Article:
Owners should check weekly to see that the air pump is working correctly. If the air pump is not working, your system is failing! On a quarterly basis, air filters should be cleaned and rinsed with warm water. Every six months, owners should check the quality of the color, turbidity and an odor in your effluent to ensure the system is doing its job. Also, every one to three years, after performing a settleometer test, excess sludge will have to be removed using a pumper truck.
These maintenance routines can be managed by your local professional wastewater company, ACME Environmental Solutions. ACME is the island’s sole distributor for Delta Whitewater® Systems and can help you check your system’s current condition and also provide parts for your Delta units.
Designing and building septic or sewage systems for businesses and residences is quite a fun task! It takes a lot of data collection to be able to offer the best solutions for clients. The engineer designing the system must consider such things as the number of rooms in homes, the gallons of water per day utilized in buildings and the type of soil where system will be discharged for the last part of the treatment (in septic systems it is known as the drain field). But once this design process is completed and the system is installed, the operation of the system falls to the owners and operators of the systems.
Maintenance! The Key word is Maintenance! How we take care of our septic or sewage system is very important. A failing system is pretty unpleasant to deal with; it may cause overflows or backups in the home or business which creates a terrible mess. Depending on your system, there will be some different points to consider but basically, solids (sludge) and scum will always have to be removed. Normally, wastewater from the kitchen, bathrooms and laundry flow into a tank. The solids such as feminine hygiene products, wipes and other non-biodegradable objects remain trapped inside the tank. All these solids accumulate and need to be removed and disposed of properly. The liquid known as effluent will make its way to the drain field where it leaches through the soil in traditional septics or proceeds to a secondary and tertiary treatment in advanced plants. The scum which is often oil, grease and soap floats on the top of the effluent and is removed when the solids are pumped.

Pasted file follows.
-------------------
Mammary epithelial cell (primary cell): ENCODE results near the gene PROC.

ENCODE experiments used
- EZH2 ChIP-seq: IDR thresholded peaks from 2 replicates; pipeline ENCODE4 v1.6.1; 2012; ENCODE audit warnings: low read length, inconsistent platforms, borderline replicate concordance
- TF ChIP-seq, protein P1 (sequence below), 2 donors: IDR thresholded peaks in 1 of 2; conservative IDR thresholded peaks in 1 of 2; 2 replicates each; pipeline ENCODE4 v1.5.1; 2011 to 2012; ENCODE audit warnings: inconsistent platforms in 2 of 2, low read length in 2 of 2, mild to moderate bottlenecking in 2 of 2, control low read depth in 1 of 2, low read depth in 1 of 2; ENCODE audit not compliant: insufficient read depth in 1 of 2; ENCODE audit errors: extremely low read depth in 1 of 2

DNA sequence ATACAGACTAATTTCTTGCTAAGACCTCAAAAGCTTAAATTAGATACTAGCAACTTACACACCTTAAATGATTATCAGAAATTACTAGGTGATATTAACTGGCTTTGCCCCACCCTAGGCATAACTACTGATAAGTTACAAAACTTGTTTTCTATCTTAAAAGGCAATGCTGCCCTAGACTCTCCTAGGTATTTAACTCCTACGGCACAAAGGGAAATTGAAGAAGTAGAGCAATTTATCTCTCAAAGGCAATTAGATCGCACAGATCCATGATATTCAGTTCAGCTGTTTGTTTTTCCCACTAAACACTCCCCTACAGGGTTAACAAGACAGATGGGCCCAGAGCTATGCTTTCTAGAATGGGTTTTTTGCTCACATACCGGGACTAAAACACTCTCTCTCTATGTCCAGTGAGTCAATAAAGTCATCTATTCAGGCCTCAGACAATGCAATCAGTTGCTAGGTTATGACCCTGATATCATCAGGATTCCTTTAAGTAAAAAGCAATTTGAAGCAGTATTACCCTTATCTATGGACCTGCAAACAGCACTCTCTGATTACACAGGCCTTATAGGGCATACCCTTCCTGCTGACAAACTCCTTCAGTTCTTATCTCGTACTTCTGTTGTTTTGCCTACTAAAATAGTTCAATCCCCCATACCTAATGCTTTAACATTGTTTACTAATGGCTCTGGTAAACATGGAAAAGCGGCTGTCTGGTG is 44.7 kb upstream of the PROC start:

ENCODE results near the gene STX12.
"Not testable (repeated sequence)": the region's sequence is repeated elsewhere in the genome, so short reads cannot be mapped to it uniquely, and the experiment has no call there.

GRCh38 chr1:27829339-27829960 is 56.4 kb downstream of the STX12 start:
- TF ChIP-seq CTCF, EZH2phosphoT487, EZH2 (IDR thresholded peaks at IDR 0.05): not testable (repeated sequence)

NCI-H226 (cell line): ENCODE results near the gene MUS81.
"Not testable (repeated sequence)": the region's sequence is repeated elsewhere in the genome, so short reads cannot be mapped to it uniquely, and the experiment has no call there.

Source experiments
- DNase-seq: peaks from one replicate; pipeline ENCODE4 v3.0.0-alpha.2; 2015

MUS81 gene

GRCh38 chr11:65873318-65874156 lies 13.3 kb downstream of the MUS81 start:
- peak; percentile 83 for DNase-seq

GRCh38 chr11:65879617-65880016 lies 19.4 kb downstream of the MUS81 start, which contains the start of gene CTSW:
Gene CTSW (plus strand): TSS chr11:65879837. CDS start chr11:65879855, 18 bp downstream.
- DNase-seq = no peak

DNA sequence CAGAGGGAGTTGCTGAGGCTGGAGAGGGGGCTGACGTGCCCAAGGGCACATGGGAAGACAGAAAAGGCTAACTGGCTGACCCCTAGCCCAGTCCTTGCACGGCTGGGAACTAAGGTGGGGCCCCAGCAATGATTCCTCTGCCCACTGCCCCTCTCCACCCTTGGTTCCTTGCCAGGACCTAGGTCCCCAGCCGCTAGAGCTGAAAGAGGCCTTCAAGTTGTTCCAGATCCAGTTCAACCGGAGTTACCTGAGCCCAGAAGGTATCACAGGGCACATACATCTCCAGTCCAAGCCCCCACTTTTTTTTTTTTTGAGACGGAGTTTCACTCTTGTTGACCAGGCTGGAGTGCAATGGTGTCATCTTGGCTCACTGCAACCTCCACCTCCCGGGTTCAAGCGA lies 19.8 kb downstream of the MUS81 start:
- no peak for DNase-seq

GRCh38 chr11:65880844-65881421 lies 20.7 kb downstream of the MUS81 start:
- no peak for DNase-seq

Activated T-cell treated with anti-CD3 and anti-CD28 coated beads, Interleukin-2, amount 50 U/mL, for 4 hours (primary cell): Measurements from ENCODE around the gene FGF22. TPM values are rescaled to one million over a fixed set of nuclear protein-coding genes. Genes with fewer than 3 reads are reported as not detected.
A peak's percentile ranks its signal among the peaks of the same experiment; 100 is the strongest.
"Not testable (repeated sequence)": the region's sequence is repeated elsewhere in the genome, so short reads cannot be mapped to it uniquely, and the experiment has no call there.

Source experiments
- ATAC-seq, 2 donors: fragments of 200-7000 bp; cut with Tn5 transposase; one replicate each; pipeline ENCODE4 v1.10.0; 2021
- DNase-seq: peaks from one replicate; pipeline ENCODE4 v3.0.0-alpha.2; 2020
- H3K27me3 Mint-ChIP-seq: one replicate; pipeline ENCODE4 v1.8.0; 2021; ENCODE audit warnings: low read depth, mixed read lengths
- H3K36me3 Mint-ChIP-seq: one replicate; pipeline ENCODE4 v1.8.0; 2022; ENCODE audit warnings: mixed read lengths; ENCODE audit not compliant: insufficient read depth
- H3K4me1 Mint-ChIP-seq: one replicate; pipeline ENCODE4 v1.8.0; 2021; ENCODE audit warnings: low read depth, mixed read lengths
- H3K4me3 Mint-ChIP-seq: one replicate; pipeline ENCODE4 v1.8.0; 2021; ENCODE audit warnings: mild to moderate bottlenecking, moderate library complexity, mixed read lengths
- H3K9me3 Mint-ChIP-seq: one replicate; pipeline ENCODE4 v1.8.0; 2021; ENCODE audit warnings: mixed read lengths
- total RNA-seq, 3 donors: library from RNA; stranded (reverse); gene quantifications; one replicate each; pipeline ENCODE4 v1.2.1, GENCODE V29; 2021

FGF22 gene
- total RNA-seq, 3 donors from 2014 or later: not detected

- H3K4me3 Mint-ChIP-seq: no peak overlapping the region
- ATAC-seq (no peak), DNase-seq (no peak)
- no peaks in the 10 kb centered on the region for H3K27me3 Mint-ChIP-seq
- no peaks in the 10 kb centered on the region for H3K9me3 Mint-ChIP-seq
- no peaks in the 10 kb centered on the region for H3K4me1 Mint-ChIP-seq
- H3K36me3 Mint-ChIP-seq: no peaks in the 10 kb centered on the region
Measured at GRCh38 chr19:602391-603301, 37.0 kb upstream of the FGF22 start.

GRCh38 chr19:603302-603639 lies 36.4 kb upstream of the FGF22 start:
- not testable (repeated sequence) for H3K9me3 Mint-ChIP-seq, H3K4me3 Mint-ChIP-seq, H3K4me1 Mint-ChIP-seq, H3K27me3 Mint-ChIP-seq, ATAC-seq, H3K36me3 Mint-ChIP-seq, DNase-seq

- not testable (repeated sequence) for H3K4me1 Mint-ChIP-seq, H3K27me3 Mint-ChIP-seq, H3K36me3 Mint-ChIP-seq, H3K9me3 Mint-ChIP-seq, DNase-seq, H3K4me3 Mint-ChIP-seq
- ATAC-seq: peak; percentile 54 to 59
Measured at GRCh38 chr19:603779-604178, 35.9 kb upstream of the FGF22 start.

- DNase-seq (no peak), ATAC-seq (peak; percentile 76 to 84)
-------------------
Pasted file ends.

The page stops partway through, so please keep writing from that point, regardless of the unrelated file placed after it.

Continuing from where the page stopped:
If not removed, the solids and scum will accumulate reducing the effective tank volume, resulting in wastewater moving through the tank more rapidly with less treatment. This puts the ground water and surface waters at risk for contamination. As this accumulation of solids gets worse, the solids will spill over the drain field and clog it prematurely, which is very expensive to correct.
If garbage disposals are used in kitchen, these practically double the amount of solids entering the system – meaning more pumping! So let’s consider limiting the use of the garbage disposals, not using too much water (50 gallons per person per day should be the standard), avoid adding cooking oils, grease, hygiene products, cigarette butts, pesticides, paints and thinners into the system. With proper maintenance, a septic system can work efficiently for many years.
ACME Environmental Solutions offers pump services throughout Roatan. We own two pump trucks of 1,600 and 1,200 gallons respectively. ACME recommends that each owner keeps records of repairs, pumping and any other maintenance activities that have been done on their system. Proper maintenance includes having the tank pumped up regularly, conserving water and spreading out water usage and protecting drain fields.
In this day and age, technology can be applied to everything that surrounds us, making life easier. In this article, we will introduce handy tools that help unclog drains or leach fields that are filled with debris such as tree roots, hair, grease and excessive amount of toilet paper which create backups. This is an annoying task that no one wants to deal with but there is new equipment that helps out with these nasty ordeals. The roots of plants are drawn to water as they grow. If there are leaks in our sewer pipes, tree roots find their way into the pipes and obstruct the flow of waste. Then grease and hair are trapped by the roots which eventually block the pipe. This trapped material and the roots have to be cut up and removed to restore the flows. Leach fields are more susceptible because they are intentionally designed with perforations and they might end up attracting roots. The most common way of clearing these blockages and restoring the flows of waste is by using a rotating flexible metal cable called a drain snake. Some people will try to use wire that often damages the pipes themselves.